Solution 1 is also tail recursive and does not use backtracking. Commented Sep 2, 2020 at 16:05
  • 2
    @Christophe - There is no backtracking in solution 1. There's a big difference between non-tail recursive algorithms and backtracking algorithms. Moreover some languages / some implementations do not optimize for tail recursion. As of January 1, 2020 Safari was the only browser that supports tail call optimization for javascript. Commented Sep 3, 2020 at 6:25
  • 5
    Why do you say one is tail recursive and the other is not? Both end with if (condition) return isPalindrome(...); else return false;. There doesn't seem to be any structural difference there. But, even if there were this difference, you'd have a hard time convincing me that the tail-recursive solution which involves creating a copy of the string at every step would be more efficient than just passing around the index. Commented Sep 3, 2020 at 7:55
  • 3
    @DavidHammen The only recursive call in solution 1 is return isPalindrome(...). It's a recursive call followed immediately by a return. So, yes, it is tail recursive as written. Commented Sep 3, 2020 at 15:22

I see three aspects:

  1. Was the extra-argument answer correct?

I feel that would depend on how the question was asked. Were you asked to implement the given function signature, or just to check palindromes using recursion?

While being technically correct is the best kind of correct, it doesn't mean they'll be impressed.

  1. How to handle the interview situation?

The interviewer may insist on a given signature for different reasons, for example:

  • it was a part of the intended question that they forgot to state, or you didn't hear
  • they want to see if you can find another solution
  • they don't care about performance
  • they don't see the performance advantage of the index version

The first three seem quite likely to me: if they wanted the fastest and easiest way to detecet palindromes, they wouldn't impose restrictions like using recursion.

As I see it, you have two options: do it their way, or convince them of your way.

Convincing them seems risky, as it could only work if the reason they disagree is because missed the performance advantage, you explain it clearly, and their ego doesn't get hurt. You'll have to read the situation.

Solving it their way is less impressive, but safer. Probably the best way to get the job.

  1. Is the solution with two arguments good, generally?

Outside this interview context, I would say its about performance vs readability. Adding the index might be more performant, and I would probably prefer it for that reason. But the single-argument version is more readable to me, and would be preferred in languages that have string slices.

  • This should be the accepted answer. Pity that you were late to the party... Commented Sep 3, 2020 at 10:52

I would personally give a problem where recursion is a more natural fit, but if this is what I had to work with, I would prefer solution 2.

The reason is that using an index is relatively rare in recursive algorithms in the wild. They usually overcomplicate things and make the state more difficult to reason about. It's a sign that you first thought of how you would solve this with an imperative loop, then converted it to recursion, rather than thinking about what the subproblem is.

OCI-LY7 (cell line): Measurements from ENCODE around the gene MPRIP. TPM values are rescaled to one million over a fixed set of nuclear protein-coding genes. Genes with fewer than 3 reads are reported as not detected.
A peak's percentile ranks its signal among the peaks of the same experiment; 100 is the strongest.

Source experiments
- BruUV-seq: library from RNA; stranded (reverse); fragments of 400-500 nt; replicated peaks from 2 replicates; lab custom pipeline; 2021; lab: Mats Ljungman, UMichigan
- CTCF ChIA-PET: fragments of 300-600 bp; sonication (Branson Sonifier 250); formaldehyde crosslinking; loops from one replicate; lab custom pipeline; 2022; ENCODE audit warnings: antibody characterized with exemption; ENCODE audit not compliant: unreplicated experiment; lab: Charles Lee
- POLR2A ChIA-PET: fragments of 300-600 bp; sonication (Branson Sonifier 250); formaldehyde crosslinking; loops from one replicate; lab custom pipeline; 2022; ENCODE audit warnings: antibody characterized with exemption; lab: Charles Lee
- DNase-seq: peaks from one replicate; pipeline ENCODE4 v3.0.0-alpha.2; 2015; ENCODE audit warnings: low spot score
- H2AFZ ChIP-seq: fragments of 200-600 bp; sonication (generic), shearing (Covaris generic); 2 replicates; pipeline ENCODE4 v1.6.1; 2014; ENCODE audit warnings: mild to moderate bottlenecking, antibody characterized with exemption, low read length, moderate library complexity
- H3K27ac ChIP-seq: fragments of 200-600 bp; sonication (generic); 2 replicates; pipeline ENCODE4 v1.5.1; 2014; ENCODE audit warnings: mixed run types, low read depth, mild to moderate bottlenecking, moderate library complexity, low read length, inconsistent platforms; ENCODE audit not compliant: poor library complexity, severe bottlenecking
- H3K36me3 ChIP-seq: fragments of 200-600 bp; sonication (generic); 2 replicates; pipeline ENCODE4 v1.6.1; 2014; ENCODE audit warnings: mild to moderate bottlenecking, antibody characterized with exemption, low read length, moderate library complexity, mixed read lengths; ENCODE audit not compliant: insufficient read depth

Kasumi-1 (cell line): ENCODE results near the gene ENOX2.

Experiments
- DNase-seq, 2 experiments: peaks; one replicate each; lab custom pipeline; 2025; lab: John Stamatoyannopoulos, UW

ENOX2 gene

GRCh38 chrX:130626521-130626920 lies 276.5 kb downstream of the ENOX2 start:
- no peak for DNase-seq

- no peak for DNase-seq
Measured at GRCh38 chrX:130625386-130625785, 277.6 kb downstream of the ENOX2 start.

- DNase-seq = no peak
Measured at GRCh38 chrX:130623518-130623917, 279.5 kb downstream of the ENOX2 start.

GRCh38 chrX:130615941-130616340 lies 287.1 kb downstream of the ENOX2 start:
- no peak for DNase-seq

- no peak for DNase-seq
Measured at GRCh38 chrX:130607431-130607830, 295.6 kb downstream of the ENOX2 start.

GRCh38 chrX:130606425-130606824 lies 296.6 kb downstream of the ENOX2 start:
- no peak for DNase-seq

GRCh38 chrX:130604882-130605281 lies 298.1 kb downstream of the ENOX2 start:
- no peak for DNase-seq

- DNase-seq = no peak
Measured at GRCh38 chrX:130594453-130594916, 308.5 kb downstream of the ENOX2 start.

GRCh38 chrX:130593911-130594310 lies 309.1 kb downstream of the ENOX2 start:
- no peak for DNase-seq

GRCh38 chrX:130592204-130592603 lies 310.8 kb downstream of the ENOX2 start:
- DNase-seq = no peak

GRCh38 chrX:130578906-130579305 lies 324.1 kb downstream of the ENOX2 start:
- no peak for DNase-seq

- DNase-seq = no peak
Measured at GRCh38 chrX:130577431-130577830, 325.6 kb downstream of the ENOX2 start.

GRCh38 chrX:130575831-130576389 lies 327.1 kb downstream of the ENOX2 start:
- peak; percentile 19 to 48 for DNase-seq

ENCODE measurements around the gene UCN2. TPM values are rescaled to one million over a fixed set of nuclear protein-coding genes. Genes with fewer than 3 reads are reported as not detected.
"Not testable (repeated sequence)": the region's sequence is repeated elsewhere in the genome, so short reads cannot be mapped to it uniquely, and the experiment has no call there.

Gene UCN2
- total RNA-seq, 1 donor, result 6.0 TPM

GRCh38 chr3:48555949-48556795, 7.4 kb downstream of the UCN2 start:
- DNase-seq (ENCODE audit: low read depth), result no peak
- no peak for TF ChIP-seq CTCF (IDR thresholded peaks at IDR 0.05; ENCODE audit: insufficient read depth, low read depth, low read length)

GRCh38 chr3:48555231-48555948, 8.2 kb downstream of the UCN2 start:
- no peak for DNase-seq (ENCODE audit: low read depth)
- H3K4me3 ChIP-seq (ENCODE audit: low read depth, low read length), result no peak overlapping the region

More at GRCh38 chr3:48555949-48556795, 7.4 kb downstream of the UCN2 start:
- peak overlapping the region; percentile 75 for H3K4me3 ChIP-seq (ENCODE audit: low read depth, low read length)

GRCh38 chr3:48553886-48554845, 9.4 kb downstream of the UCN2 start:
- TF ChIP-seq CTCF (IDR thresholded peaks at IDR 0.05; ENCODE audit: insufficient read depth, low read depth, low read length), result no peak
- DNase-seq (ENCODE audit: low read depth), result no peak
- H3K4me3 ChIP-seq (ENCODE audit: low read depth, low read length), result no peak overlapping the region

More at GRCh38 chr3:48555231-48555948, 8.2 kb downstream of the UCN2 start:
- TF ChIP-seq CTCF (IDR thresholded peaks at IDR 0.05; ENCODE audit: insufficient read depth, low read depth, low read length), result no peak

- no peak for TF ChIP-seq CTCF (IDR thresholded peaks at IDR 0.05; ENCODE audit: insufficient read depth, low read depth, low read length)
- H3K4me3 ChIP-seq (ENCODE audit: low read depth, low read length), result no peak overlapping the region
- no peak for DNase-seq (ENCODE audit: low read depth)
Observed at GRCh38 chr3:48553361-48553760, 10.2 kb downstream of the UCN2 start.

It's also more difficult to tell what your base cases are. Does solution 1 handle an empty string? I can't tell at a glance. The point of exercises like this isn't efficiency, it's clarity. How much effort is it for a reader to tell if it's correct?

  • 1
    I don't agree that using an index is uncommon. I use that technique frequently. It is pretty much mandatory with text or array processing if you want to avoid creating a lot of object copies.
    – rghome
    Commented Sep 4, 2020 at 6:00
  • 1
    Admittedly, favoring performance over clarity is more common than I would prefer. Commented Sep 4, 2020 at 15:13
  • copies are only made in languages that don't support slices
    – Jasen
    Commented Sep 5, 2020 at 6:34

There are plenty of situations where there is a function that needs implementing, and a simple implementation uses a recursive function with an additional parameter. For example Quicksort, where the original function has one argument (an array, assuming it is possible to determine the number of array elements), and then you call a recursive function with the index of the first and last element of a sub array as arguments. That recursive function is likely invisible to the original caller.


I assume that the question was asked to see if you can apply functional reasoning. Technically, both solutions are recursive.

Solution 1 looks a lot like an iterative solution. The next “iteration” is done by calling the function (recursively) with an incremented index.

Solution 2 shows functional reasoning. It is the commonly accepted way to do recursion. Usually, proper recursion can have additional parameters that carry intermediate states. It is, however, highly uncommon to add a counter as parameter.

To the interviewer you insisting that solution 1 is an elegant solution might show (whether true or not) that you have a narrow set of tools for problem solving. Asking for recursion gives you the possibility to show that you know some functional way to solve problems. You showing an iterative solution might come off as ignorant to the power and elegance recursive functions might provide in contrast to loops.

There is a saying in programming: “If the only tool you have is a hammer, everything looks like a nail.” You could have showed that you also have a screwdriver ;-)